A common example of “instinctual control” is seen in new pilots on initial power application and rotating to climb for take-off. These new learners counter left yawing tendencies with aileron;  a powerful negative transfer from driving. Many experienced but rusty pilots still exhibit a trace of this incorrect control input. Correctly canceling the yaw with rudder is a trained response that has to overwrite “intuition” and driving habits through continual reinforcement. With practice, the nose should rise straight and steady to a know climb attitude with outside reference and rudder pressure canceling yaw. (Extra points are awarded for not wagging left and right as the climb progresses) As the plane leaves the ground and starts climbing, some even more subtle control pressures are necessary to stay coordinated.

After rotation the pivot point for elevator shifts from the wheels to the CG point (forward of the wing) so a release of back pressure (lower nose) is required (nosewheel plane). Additionally, the increase of induced drag upon leaving ground effect requires a subtle relaxing of back pressure. The proper climb picture required should be memorized and acquired with visual outside reference. The view outside will also allow a pilot to see that left aileron is necessary to keep the wings level in the climb. Right rudder pressure causes a proverse roll to the right (more prominent in some planes than others). This subtle force surprises even experienced pilots when it is pointed out. Climbing coordinated requires some cross control pressure to keep the ball centered and the wings level; “cross-coordinated.” In the proper configuration, most planes exhibit 15% greater climb rate when correctly coordinated on the takeoff since they are stramlined and more efficient. (Try gliders to experience how necessary proper coordination is to performance) Though 300-700 HP can pull almost anything airborne even sideways, bad coordination in emergency situations is the killer. It is amazing that 24% of fatal accidents occur on the take-off and initial climb. Many pilots just don’t value all the challenges here – “hard to miss the sky!”

During the initial high-power, low-speed climb, most singles require right rudder pressure to center the ball. This induces a right rolling moment. Left aileron input against the right rudder is subtle but necessary to keep the wings level as the ball is centered. Once the plane is “subtly cross-controlled” in this manner, it will climb much better because drag is minimized.

The standard left crosswind turn in the patterm  is an even greater challenge to keep properly coordinated for new pilots; right rudder is required! Recent accident data indiates the climbing crosswind turn in the pattern may be even more dangerous than the well known base-to-final turn. Pilots turning left in a climb usually don’t apply the proper right rudder pressure to cancel the prominent left-turning forces since is initially “so unnatural.” As mentioned in many of these blogs, flying well requires many counter-intuitive trained actions to be safe. Remember, since both wings have equal lift in a stabilized turn, and the left-turning tendencies are still present and require right rudder – we are still climbing! Unfortunately, many pilots skid around their left climbing turns (standard right-hand patterns would be safer for control). Pilots who have tried chandelles – a more extreme climbing turn – are very familiar with the cross-coordination concept here. But even in less extreme left crosswind climbing turn, right rudder is essential. But why is flat-footed flying dangerous here?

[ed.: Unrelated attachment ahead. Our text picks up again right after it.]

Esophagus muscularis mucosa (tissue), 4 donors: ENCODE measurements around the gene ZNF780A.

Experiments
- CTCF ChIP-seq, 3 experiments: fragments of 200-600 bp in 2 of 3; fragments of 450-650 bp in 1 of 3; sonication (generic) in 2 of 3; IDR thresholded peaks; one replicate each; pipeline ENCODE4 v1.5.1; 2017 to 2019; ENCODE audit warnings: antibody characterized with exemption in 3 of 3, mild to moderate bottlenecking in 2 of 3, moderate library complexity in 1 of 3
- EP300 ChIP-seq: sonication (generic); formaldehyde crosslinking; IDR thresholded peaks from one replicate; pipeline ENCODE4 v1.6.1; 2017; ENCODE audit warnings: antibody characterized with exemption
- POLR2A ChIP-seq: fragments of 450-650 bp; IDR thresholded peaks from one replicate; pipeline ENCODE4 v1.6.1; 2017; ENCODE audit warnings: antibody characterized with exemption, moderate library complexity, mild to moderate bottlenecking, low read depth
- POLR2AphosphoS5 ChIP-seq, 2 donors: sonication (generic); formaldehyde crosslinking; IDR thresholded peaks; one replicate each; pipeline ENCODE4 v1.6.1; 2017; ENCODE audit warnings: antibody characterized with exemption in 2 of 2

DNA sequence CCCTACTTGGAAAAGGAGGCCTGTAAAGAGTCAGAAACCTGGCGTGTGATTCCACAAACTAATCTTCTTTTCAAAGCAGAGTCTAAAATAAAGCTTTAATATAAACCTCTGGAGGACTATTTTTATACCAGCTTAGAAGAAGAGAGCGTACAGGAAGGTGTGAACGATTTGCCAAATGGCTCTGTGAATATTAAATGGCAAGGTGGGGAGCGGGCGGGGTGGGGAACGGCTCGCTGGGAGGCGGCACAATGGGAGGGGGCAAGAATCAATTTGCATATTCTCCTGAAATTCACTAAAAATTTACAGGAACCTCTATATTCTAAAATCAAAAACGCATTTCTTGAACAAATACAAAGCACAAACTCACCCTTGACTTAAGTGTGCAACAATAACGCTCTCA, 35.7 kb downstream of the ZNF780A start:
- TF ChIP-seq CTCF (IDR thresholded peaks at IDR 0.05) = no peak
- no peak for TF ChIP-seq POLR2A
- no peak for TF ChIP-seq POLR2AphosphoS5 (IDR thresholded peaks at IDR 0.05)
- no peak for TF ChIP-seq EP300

In skidding turns, the force of roll and yaw are both acting in the same downward direction; they are coupled and adverse in effect – pro-spin. And when pilots inappropriately counter this skidding force in a climbing left turn with more aileron, this incorrect control application increases the angle of attack on the lower, slower wing. This makes the lower wing more likely to stall first and tuck into a spin. This illustration from Bold Method provides a depiction of the many problems with a skidding turn. Correct control application must be taught relentlessly by a committed aviation educator and studied carefully by the pilot in training to become an embedded habit. And this is particularly hard to master since it is a llearned action that is initially completely counter-intuitive. But anything less is clearly unsafe.

The skidding turn seems to be always depicted in a nose low, base-to-final turn in the pattern. This is where pilot action creates the skid with rudder to inappropriately increase the rate of turn. But you will see far more skidding turns in a climbing left turn if you pay attention. The skid here only requires pilot inaction. All the powerful left-turning tendencies create the skid that must be corrected by pilot action. These left-turning forces must be actively countered with right rudder to prevent a skid. This dangerous tendency is especially common in bigger planes and more powerful engines in the climbing turns. Do the math and you can discern that this is often demonstrated by the “captain of industry” – an affluent step-up client who bought a big new plane. This person is allegedly a “trained pilot” but often really requires remedial instruction to be safe. The professional aviation educator must be firm here to address and fix these coordination problems. Acquiescing to poor control or bad technique is unprofessional and unsafe; it’s how we are losing control in our aircraft every day. Fly safe out there (and often)!

An appreciative nod to Michael Maya Charles and his amazing book “Artful Flying” (SAFE members get 20% off) which continues to inspire me daily. Flying well is more than just being safe. It is the daily joy of pursuing excellence in aviation; flying artfully!

 

 


Apple or Android versions.

Join SAFE to support our safety mission of generating aviation excellence in teaching and flying. Our amazing member benefits pay back your contribution (like 1/3 off your annual ForeFlight subscription)! Our FREE SAFE Toolkit App puts required pilot endorsements and experience requirements right on your smartphone and facilitates CFI+DPE teamwork. Our CFI insurance was developed specifically for CFI professionals (and is the best value in the business).